|.....to Threshfield Moor|
Last week an email arrived from a running friend I hadn't heard from for maybe a couple of years, a chap called Doug Tilly who lives in a beautiful part of the world on the edge of our English Lake Distict . "I hear you're shortly to become an old man" he said, referring to my upcoming 80th birthday in three months time at the beginning of May. People shouldn't say things like that in case I start thinking it myself and actually become an old man. So I ignored his comment. Nevertheless, I'll shortly have to change a word in the sub-title of my Blog, from 'Septuagenarian' to 'Octogenarian'. Or maybe completely revamp it to something like 'Random jottings of a geriatric jogger'. Or maybe not!
|On a slippery slope|
It's been another productive week though mileage dropped to just 20 miles in the freezing conditions. Speedwork was out of the question for two reasons. Firstly I wasn't going to risk running fast with cold leg muscles - and in the sub-zero temperatures I just couldn't get them to what I considered warm enough: and secondly because the section of sandy path where I do my intervals had become so icy as to be bordering on dangerous at anything faster than normal cruising speed. So I chickened out and ran some easy enjoyable miles.
|Some of the residents|
But we'd an exciting day on Saturday. On March 10th we've opted to run a 12 mile off-road event over some wild, boggy country so decided it might be a good idea to recce the route while the ground was frozen. Big mistake. The Yorkshire Dales were still plastered with frozen snow which, on upland trails, had been compacted to solid ice. Every wall, fence and signpost on Threshfield Moor was coated with shiny verglas and festooned with icicles. Glassy stiles had to be climbed with great care. We wore Yaktrax on our trail shoes to better negotiate the ribbon of ice that masqueraded as a path through the heather where a few sheep and grouse eked out a bare existence. My wonderful partner was not happy as she slid and twisted, struggling to maintain her balance but quite unable to run in her normal style. After a couple of miles or so the cry went up, "I want to go back", a sentiment I'd also been considering as I sensed my body temperature dropping as we ascended higher into the Arctic air.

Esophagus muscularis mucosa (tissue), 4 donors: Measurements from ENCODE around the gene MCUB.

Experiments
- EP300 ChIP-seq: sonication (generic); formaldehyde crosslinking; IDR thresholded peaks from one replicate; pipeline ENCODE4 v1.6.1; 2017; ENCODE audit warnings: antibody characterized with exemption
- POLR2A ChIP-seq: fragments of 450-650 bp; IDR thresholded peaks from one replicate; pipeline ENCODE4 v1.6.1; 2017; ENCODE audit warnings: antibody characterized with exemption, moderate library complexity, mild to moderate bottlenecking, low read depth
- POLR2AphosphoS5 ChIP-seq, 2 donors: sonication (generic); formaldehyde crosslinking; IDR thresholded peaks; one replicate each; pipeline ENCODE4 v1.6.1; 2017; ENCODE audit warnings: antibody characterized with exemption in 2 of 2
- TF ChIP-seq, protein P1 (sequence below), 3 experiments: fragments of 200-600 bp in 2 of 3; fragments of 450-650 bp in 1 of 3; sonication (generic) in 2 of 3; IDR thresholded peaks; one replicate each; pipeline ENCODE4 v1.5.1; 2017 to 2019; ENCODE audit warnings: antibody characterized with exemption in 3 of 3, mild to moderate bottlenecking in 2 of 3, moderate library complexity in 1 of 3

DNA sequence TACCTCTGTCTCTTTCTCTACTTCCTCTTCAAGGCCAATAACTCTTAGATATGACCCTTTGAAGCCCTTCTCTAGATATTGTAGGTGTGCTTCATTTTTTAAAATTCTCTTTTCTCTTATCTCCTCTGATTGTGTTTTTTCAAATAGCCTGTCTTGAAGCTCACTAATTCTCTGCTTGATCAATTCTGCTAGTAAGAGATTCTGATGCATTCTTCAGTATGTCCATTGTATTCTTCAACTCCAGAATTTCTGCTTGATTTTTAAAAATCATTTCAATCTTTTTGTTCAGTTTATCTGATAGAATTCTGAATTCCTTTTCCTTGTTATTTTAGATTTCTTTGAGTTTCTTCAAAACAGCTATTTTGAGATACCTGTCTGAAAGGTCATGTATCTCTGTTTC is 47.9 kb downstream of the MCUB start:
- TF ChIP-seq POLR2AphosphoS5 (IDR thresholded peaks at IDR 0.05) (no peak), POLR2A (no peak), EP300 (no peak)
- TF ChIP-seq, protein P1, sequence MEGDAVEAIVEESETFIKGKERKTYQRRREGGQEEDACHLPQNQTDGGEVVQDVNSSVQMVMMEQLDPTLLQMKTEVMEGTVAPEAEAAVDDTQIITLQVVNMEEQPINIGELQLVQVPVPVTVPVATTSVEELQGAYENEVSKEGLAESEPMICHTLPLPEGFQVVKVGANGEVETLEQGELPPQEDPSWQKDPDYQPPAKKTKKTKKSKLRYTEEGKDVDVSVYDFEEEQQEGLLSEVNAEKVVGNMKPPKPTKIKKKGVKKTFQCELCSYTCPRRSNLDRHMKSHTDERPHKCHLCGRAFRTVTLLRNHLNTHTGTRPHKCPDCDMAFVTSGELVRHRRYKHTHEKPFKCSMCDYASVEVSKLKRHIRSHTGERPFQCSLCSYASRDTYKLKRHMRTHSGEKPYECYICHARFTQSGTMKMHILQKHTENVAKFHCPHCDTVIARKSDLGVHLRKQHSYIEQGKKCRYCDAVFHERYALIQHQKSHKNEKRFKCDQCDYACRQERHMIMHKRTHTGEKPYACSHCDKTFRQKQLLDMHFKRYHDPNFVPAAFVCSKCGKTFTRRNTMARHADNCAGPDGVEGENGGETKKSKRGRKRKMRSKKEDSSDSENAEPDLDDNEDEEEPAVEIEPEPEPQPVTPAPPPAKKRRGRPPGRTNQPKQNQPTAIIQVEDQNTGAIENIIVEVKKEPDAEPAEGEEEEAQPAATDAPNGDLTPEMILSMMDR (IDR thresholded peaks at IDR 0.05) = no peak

|Try climbing over this....|
But rather than retrace our footsteps we studied the map and agreed on a shorter route that would cut out a couple of miles and get us back to our car a fair bit quicker, hopefully before we froze to death! Strangely, from that point onwards I noticed she was running faster and more confidently although underfoot conditions were precisely the same. I must work on this!
Sunday morning saw me honing my ice running skills on a six mile jaunt along the riverbank where weekend walkers hung onto walls, trees and fences in an effort to stay upright on sheet ice as I breezed past them. The yard at Woodhouse Farm, which the right of way passes through, resembled a vast skating rink which walkers found most intimidating . After a few tentative steps most of them retreated to find an easier route. With Yaktrax I pranced across with ultimate ease, as gracefully as Robin Cousins performing his skills to strains of Ravel's Bolero, enjoying the experience and wishing the current freeze would last a little while longer.
On leaving Church later that day our circuit Minister, Rev Richard Atkinson, said "I don't suppose you've been out running in these conditions". After assuring him I had, his reply was a syllable less than the Bible's shortest verse - "You're mad" he said.
So there you are, I began the week with the inference I was rapidly turning into an old man, and ended it being pronounced mad!
However, when I got home, another email had arrived that partially restored the status quo. It was from a Dutch running friend who lives in some unpronouncable village/town outside Amsterdam (or is it Rotterdam? I forget which). His message began with the words "Hello youngster, I hope this finds you in good spirits.........". Now that's more like what I want to hear. That brought a smile back to my face. Thankyou Theo, I'll buy you a pint next time you're over this way.